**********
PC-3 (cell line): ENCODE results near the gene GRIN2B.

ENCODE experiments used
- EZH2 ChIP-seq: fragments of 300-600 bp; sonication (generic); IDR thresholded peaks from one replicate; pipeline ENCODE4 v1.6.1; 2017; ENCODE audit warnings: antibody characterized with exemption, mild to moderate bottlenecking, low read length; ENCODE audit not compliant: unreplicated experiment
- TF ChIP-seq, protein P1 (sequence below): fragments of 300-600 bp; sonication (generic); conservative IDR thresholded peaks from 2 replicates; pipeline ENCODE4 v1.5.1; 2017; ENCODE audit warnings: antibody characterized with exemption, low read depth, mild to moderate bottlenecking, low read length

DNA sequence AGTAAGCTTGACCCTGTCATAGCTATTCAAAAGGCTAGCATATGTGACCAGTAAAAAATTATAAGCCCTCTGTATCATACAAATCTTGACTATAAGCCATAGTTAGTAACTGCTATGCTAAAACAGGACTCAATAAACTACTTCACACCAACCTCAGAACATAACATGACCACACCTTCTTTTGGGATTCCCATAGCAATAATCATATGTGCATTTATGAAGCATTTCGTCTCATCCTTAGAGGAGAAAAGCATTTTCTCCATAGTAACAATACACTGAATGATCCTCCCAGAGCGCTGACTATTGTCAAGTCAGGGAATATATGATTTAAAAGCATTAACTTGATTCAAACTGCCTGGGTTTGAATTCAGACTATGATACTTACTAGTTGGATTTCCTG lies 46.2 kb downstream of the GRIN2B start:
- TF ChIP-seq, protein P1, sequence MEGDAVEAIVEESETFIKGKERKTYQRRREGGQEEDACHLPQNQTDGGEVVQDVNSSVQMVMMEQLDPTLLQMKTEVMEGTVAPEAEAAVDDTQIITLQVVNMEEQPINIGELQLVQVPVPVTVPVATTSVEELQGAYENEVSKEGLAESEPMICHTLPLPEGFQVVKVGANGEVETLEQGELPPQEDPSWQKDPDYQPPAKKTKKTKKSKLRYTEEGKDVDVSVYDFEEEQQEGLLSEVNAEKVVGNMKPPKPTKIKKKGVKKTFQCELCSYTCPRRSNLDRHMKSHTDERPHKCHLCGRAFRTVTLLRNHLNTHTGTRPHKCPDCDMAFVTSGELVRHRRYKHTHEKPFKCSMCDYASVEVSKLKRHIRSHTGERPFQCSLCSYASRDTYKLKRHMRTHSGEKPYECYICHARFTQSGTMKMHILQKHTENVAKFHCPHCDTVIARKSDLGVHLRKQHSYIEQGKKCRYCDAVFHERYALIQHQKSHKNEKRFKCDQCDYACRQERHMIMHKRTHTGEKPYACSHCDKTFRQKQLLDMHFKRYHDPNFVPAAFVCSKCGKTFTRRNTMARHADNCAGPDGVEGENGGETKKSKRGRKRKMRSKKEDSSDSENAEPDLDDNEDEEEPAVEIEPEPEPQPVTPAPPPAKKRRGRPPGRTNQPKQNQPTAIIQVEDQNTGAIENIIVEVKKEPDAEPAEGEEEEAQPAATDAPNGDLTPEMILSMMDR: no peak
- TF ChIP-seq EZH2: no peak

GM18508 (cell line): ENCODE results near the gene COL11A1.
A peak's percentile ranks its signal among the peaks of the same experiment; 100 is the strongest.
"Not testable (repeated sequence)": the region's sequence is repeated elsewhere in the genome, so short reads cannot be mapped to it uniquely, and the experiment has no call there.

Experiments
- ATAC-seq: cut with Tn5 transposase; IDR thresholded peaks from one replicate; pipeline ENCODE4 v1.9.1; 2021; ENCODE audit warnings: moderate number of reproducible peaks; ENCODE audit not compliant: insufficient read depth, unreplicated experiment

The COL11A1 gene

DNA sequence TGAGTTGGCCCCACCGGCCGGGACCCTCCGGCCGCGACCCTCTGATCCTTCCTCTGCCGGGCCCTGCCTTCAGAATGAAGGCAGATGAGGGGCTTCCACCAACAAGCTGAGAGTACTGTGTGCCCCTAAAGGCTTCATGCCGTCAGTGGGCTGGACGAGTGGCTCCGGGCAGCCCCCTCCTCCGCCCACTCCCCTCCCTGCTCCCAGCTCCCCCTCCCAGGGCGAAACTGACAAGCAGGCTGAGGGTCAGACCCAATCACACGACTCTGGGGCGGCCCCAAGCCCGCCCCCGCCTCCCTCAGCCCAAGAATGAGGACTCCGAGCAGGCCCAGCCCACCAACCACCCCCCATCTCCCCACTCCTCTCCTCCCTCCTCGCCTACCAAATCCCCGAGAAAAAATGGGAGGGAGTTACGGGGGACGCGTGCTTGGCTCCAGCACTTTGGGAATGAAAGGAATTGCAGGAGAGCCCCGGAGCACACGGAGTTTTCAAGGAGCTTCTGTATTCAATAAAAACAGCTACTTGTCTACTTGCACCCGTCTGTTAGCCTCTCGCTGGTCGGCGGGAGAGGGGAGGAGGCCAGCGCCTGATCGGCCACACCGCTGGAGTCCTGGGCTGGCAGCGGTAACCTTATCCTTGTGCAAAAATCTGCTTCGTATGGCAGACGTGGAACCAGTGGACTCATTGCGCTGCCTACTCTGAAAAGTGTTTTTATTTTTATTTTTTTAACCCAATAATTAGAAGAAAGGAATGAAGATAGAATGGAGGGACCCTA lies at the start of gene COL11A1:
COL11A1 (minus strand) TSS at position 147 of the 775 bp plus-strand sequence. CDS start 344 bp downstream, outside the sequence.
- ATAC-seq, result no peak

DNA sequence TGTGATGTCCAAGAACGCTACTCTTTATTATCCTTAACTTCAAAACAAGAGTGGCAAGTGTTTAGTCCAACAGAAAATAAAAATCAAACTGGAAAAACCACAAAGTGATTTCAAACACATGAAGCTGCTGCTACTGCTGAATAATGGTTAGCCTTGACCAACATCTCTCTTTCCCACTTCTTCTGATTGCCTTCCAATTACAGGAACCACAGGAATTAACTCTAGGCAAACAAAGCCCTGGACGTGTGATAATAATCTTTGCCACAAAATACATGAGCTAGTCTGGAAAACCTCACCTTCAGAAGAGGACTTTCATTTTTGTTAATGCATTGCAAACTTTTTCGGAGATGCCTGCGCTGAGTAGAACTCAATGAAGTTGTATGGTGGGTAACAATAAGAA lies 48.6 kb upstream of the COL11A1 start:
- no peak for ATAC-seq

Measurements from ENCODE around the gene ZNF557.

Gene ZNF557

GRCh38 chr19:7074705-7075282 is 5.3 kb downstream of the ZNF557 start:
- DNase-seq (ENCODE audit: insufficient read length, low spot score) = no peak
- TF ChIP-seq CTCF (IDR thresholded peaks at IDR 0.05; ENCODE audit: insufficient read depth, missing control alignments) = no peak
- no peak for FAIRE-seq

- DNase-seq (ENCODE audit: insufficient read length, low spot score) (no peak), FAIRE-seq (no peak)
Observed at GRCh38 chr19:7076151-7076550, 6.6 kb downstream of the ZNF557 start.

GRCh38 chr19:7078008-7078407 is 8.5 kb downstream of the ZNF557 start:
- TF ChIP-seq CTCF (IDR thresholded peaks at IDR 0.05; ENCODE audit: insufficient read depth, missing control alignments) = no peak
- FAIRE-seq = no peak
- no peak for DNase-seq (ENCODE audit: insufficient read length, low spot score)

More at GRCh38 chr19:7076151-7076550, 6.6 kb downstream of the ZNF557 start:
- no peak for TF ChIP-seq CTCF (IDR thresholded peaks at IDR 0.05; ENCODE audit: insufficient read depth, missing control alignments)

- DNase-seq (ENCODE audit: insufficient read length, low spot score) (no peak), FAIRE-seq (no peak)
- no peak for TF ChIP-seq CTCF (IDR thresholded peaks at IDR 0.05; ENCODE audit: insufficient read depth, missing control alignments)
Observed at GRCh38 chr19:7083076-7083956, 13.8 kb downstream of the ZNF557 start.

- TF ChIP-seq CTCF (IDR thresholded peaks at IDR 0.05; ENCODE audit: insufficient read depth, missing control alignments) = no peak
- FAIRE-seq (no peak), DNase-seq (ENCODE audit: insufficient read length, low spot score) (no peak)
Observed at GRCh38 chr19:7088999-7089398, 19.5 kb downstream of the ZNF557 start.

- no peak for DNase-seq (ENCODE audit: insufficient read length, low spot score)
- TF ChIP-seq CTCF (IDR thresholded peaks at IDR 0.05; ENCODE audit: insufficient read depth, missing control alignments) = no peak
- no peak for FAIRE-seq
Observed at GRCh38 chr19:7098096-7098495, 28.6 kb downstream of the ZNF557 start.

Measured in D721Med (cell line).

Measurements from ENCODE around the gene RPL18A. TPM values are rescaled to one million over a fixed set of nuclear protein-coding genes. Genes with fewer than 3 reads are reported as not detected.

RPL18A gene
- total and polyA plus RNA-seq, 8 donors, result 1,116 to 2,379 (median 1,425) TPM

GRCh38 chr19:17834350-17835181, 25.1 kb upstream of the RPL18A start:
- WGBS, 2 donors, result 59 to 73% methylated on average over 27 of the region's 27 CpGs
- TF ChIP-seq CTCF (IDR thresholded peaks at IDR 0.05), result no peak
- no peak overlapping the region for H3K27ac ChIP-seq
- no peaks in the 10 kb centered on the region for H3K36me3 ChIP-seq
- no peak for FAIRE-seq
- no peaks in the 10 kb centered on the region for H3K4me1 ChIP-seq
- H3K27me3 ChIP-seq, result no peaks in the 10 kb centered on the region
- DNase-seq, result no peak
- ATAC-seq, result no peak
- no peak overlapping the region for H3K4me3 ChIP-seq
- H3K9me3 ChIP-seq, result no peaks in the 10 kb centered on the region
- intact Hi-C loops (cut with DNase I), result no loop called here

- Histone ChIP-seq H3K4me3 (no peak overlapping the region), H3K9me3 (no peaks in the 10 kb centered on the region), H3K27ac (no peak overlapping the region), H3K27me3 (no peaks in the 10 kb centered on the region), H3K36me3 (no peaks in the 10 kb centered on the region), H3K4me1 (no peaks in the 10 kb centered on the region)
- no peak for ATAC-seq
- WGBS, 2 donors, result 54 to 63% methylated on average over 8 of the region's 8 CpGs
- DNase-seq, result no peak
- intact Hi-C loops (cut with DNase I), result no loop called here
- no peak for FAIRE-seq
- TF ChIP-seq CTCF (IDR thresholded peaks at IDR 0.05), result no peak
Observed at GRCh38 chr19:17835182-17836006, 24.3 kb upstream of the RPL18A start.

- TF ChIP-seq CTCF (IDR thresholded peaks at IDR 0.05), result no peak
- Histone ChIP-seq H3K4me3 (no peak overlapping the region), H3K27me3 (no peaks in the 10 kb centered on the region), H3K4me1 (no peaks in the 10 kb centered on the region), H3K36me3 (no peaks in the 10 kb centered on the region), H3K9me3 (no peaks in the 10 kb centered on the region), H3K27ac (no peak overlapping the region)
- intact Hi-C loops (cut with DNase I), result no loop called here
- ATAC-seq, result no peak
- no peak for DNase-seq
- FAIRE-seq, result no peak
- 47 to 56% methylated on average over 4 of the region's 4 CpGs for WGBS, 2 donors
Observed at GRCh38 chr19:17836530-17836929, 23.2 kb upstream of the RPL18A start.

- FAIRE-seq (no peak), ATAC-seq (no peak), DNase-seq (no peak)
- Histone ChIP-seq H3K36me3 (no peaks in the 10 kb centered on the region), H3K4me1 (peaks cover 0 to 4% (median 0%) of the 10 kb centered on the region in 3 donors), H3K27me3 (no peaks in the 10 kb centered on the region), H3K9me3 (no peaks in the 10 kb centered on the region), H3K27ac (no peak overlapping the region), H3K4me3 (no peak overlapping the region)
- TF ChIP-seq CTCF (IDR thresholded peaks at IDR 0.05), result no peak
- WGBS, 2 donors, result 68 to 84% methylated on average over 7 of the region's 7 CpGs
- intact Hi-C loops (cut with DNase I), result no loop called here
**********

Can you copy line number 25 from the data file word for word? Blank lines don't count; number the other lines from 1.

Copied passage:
- DNase-seq (ENCODE audit: insufficient read length, low spot score) (no peak), FAIRE-seq (no peak)